Melioidosis is characterised by fever, pneumonia, and abscesses, although there is a spectrum of severity from mild, localised infections to disseminated infection causing rapidly fatal sepsis. Glanders is uncommon in humans.
Diagnosis of melioidosis is a challenge as it mimics many other conditions, especially tuberculosis. Diagnosis of both conditions requires a high index of suspicion from the clinical presentation, and must be confirmed by culture of B pseudomallei or B mallei.
Initial intensive intravenous antibiotic treatment is the mainstay of therapy in most patients and may be required for weeks, depending on clinical circumstances. This is followed by a minimum of 3 months of oral eradication therapy to reduce the risk of relapse.
Mortality associated with melioidosis is still up to 50% in many endemic regions, but as low as 10% if there is access to timely diagnosis, appropriate antibiotics, and state-of-the-art intensive supportive care.
Both conditions are caused by bacteria of the Burkholderia genus and present with broadly similar symptoms, characterised by fever, pneumonia, and abscesses, although there is a spectrum of severity from mild, localised infections to disseminated infection causing rapidly fatal sepsis.
Melioidosis, also called Whitmore's disease, Nightcliff gardener's disease, pseudoglanders, or the 'Vietnam time bomb', is caused by the bacterium Burkholderia pseudomallei. The bacterium is a saprophyte found in soil and water throughout the tropics, especially Southeast Asia and northern Australia. Humans and other animals become infected by exposure to the organism in the environment.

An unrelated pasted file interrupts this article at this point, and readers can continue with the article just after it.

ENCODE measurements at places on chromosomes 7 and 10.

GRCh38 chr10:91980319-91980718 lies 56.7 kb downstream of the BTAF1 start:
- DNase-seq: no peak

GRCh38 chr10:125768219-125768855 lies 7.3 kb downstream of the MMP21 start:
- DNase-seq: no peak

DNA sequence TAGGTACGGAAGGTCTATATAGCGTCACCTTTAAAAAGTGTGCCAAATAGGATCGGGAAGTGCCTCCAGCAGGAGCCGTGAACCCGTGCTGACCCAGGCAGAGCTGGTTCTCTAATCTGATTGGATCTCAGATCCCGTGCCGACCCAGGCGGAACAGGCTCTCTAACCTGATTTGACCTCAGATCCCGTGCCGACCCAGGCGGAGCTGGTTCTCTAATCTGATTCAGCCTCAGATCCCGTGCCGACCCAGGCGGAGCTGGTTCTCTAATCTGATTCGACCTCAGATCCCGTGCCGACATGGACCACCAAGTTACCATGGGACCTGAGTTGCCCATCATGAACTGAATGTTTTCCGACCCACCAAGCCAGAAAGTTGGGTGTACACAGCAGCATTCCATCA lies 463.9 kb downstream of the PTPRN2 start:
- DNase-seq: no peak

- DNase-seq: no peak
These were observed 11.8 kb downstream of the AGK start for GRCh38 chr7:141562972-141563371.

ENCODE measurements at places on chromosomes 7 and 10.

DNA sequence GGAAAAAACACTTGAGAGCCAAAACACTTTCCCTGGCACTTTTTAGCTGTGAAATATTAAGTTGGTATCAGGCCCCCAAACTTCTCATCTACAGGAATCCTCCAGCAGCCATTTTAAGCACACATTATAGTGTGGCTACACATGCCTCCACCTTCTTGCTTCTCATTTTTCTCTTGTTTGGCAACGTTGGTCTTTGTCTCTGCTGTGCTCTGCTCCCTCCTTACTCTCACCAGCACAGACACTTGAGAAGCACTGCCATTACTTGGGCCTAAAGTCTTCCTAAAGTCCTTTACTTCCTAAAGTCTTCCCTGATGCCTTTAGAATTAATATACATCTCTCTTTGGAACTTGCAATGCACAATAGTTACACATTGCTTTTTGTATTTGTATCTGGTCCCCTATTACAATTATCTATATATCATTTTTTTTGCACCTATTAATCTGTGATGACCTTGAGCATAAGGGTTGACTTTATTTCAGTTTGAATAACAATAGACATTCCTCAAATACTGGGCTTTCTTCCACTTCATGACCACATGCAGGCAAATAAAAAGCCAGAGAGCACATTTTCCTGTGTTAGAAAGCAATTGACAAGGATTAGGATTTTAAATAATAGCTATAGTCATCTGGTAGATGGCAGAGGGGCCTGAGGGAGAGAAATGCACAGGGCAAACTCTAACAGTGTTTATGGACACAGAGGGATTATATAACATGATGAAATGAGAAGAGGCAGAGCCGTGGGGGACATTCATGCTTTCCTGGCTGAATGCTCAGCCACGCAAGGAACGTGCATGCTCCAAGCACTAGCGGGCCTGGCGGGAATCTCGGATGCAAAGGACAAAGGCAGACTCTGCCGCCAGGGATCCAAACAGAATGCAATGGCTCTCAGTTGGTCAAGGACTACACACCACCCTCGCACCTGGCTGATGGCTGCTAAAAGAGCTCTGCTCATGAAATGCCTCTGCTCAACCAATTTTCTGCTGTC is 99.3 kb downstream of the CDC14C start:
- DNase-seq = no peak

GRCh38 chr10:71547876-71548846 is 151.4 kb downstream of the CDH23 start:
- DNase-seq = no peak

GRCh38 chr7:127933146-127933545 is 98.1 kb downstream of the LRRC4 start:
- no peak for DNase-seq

Glanders is caused by the bacterium Burkholderia mallei. This is a close relative of B pseudomallei that has become adapted to life as an obligate pathogen of equines (i.e., horses, donkeys, and mules). It can sometimes be transmitted to humans through contact with tissues or body fluids of infected animals. In the past, human glanders occurred sporadically in those involved in working with horses (e.g., grooms and veterinarians) but since equine glanders was controlled and society became less dependent on horses, human glanders has almost completely disappeared. Only a single, laboratory-acquired, case has been reported in the literature in the last 60 years.
History and exam
- presence of risk factors
- septic shock
- regional lymphadenitis/parotitis
- non-healing skin sore/ulcer or abscess
- bacteraemia without evident clinical focus
- lower motor neuron cranial nerve palsies (especially cranial nerves VII and VIII)
- flaccid paralysis
Bart J. Currie, MBBS, FRACP, FAFPHM, DTM+H
Professor in Medicine
Northern Territory Medical Program
Royal Darwin Hospital
Head of Tropical and Emerging Infectious Diseases
Menzies School of Health Research
Charles Darwin University
BJC is the author of several references cited in this topic.
David A.B. Dance, MB, ChB, MSc, FRCPath
Senior Clinical Research Fellow/Consultant Microbiologist
Lao-Oxford-Mahosot Hospital-Wellcome Trust Research Unit
Centre for Tropical Medicine and Global Health
University of Oxford
Faculty of Infectious and Tropical Diseases
London School of Hygiene and Tropical Medicine
DABD is the author of several references cited in this topic. DABD has acted as a consultant to Soligenix Inc. and has worked with InBios on the evaluation of diagnostic tests for melioidosis.
Robert Norton, MBBCh (Hons), MRCP (UK), FRCPA, MD
Director of Microbiology
RN declares that he has no competing interests.
Ploenchan Chetchotisakd, MD
Professor of Medicine
Faculty of Medicine
Khon Kaen University
PC declares that he has no competing interests.
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